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Old 04-02-12, 04:53 PM   #6
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Why?, because it is not that important. Have pinned rims that don't get machined brake tracks
on 25 year old bikes ...
+1 There's no practical need for machined rims that I can see. Plus, they'll last a bit longer before the brake track wears through.
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Old 04-02-12, 04:58 PM   #7
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The only advantage to machined sidewalls is that if the rims are color or hard anodized or otherwise painted the pads don't mar the colored surface - the machining has removed it for you.
I had a pair of wheels with Mavic MA-40 (I think) hard anodized rims in the late '80's; they looked fine out of the box, but a few hundred miles later the sidewalls looked just plain nasty from the hard anodizing wearing off at the brake track. If they had been clear anodized or polished aluminum they would have looked quite spiffy.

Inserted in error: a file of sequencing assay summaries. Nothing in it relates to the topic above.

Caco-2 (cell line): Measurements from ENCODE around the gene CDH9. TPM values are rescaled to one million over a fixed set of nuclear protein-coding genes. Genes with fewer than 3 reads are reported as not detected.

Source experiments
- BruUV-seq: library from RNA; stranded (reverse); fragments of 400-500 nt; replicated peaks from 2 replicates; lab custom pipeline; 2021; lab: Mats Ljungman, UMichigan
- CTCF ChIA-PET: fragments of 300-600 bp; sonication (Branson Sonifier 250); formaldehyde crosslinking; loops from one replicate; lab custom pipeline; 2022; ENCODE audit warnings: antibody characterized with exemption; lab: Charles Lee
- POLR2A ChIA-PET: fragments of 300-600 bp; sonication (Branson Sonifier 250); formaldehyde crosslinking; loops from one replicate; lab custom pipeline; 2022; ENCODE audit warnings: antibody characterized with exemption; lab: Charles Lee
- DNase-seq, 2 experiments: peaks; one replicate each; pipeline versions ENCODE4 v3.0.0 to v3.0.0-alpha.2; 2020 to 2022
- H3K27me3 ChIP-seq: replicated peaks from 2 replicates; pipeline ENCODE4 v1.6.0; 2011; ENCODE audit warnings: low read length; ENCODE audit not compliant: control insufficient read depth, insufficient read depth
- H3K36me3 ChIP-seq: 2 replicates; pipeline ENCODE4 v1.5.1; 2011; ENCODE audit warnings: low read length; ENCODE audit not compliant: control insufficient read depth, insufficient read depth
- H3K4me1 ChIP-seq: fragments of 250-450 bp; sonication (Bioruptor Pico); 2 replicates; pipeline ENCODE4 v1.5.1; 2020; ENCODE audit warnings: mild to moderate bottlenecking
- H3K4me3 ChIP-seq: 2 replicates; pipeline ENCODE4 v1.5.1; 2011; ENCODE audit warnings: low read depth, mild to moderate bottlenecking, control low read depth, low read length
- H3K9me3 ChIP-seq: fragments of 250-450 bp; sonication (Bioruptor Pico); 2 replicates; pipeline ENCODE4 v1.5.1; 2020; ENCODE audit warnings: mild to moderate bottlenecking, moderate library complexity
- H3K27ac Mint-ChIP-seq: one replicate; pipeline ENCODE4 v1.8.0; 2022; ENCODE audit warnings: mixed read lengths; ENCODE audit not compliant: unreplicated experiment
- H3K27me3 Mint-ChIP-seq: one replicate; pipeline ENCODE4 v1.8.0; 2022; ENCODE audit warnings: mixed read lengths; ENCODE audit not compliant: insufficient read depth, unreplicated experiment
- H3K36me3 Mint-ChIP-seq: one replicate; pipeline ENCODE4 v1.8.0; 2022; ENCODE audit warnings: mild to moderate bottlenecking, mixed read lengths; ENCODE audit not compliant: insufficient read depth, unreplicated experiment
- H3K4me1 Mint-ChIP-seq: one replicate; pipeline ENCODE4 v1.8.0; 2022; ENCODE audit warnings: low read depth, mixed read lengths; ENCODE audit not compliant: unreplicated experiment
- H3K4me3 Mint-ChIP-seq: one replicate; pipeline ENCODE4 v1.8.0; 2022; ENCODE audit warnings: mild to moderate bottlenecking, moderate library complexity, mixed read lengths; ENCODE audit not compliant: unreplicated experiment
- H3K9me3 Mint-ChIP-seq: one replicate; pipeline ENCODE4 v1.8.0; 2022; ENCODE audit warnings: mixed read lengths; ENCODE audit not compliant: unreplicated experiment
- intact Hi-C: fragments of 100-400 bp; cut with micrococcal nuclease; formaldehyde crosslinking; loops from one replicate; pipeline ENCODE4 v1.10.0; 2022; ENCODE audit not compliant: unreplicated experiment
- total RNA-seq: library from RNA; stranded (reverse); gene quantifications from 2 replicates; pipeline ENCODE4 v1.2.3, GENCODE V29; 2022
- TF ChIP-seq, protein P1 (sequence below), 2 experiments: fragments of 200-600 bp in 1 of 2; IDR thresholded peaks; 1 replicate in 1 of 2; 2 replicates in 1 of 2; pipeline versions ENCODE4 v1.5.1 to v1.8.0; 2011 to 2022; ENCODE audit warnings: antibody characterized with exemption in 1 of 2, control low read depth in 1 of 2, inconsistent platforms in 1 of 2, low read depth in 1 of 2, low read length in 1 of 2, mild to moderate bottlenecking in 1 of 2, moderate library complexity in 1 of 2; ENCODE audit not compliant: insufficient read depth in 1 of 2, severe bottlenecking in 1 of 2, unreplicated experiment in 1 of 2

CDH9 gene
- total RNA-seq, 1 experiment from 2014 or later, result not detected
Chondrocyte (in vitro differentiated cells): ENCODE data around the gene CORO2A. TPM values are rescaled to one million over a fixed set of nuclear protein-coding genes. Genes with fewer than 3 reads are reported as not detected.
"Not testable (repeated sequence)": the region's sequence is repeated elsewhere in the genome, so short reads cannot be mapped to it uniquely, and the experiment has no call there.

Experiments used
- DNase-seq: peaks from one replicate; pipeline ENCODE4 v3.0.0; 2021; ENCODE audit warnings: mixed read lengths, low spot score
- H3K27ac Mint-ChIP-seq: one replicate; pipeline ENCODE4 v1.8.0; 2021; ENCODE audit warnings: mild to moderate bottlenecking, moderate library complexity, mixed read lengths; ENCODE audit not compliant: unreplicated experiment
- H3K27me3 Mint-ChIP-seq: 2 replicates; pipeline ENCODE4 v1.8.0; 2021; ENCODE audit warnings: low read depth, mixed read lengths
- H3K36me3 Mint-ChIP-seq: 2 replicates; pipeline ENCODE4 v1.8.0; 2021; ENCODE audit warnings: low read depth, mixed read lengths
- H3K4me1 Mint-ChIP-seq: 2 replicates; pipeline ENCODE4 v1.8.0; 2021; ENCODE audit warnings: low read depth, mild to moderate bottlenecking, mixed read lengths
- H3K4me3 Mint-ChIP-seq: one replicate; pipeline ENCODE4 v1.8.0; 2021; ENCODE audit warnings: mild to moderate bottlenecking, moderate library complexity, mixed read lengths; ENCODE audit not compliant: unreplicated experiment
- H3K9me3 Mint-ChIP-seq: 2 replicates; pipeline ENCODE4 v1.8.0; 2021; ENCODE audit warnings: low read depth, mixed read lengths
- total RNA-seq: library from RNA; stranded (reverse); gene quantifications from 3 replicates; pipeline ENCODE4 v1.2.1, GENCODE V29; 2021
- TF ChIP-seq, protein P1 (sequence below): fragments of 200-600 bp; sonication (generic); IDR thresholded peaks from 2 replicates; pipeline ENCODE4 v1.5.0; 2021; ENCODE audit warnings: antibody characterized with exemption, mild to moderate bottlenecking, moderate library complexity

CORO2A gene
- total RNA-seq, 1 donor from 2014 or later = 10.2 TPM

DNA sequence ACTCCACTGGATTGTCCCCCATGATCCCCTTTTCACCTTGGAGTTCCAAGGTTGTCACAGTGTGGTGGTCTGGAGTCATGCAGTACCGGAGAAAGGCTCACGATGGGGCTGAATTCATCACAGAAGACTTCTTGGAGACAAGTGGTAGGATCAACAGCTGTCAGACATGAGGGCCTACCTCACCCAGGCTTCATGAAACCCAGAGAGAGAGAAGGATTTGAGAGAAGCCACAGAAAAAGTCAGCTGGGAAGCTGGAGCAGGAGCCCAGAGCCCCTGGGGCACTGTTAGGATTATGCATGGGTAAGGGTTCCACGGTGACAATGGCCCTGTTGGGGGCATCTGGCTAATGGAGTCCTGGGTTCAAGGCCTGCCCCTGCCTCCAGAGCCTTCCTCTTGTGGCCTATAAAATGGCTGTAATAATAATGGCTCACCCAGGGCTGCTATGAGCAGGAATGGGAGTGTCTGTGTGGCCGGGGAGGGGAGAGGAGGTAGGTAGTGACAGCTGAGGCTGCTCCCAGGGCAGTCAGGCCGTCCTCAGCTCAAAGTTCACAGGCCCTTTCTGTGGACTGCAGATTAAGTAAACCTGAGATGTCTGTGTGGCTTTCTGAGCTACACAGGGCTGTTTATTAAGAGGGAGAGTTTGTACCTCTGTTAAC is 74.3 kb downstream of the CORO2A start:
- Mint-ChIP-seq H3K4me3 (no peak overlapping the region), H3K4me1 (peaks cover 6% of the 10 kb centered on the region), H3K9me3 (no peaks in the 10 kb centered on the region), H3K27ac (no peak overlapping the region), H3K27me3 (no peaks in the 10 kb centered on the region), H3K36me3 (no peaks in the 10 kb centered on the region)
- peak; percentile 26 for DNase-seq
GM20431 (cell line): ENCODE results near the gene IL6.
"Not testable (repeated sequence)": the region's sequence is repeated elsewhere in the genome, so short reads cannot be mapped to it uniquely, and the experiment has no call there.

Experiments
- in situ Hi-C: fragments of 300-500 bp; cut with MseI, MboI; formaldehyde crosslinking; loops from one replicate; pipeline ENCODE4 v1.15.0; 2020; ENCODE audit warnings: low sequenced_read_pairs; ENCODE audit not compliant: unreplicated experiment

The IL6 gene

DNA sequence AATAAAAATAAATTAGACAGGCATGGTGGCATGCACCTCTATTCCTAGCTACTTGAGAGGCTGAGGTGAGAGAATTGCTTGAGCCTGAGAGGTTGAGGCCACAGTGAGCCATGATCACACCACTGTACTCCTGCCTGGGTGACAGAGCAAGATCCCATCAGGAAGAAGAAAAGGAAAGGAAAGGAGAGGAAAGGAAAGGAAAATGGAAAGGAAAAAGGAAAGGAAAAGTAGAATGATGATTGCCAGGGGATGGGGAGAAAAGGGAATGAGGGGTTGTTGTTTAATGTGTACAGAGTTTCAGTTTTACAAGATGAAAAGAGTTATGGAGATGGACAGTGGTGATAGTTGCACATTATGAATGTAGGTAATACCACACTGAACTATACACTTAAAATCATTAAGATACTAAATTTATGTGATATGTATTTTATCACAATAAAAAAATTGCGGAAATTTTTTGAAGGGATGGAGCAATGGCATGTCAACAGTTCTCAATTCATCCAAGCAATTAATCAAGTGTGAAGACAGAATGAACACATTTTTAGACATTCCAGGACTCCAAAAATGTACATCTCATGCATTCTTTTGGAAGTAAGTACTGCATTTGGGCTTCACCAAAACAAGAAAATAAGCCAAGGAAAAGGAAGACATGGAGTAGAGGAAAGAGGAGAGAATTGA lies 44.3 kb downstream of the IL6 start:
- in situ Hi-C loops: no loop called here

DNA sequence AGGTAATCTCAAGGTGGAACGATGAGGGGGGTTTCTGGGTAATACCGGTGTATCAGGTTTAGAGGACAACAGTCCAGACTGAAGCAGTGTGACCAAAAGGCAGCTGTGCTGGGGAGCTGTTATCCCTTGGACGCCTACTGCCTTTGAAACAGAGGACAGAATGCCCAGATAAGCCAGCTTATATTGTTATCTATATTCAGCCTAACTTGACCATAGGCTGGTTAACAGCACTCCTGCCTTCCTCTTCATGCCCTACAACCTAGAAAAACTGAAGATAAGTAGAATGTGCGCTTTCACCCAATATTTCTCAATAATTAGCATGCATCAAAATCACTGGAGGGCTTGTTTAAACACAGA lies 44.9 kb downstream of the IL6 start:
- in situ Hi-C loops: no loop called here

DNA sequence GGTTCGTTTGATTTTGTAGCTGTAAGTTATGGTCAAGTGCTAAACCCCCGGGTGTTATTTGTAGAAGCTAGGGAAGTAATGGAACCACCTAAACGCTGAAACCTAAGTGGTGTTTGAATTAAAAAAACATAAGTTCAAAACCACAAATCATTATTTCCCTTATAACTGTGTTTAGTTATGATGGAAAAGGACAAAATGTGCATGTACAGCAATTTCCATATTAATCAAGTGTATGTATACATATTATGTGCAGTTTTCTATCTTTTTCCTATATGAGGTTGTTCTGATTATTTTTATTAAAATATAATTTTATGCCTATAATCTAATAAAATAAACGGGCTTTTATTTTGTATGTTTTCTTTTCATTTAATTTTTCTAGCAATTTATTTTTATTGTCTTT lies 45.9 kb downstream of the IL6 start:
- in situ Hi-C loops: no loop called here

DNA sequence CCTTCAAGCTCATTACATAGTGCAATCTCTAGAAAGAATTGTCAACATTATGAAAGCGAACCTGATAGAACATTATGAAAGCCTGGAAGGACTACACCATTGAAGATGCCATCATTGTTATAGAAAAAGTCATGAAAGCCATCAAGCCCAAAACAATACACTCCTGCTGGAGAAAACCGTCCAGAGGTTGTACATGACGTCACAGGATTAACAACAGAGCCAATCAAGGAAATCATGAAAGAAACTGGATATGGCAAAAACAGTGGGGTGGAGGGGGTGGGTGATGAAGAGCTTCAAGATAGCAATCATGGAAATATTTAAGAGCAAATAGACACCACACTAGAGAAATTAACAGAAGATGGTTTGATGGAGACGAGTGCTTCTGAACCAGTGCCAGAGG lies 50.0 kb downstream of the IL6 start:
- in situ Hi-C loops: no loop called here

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Old 04-02-12, 08:16 PM   #8
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I was under the impression that a machined sidewall provided better braking?
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Old 04-02-12, 08:24 PM   #9
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The only advantage to machined sidewalls is that if the rims are color or hard anodized or otherwise painted the pads don't mar the colored surface - the machining has removed it for you.
I had a pair of wheels with Mavic MA-40 (I think) hard anodized rims in the late '80's; they looked fine out of the box, but a few hundred miles later the sidewalls looked just plain nasty from the hard anodizing wearing off at the brake track. If they had been clear anodized or polished aluminum they would have looked quite spiffy.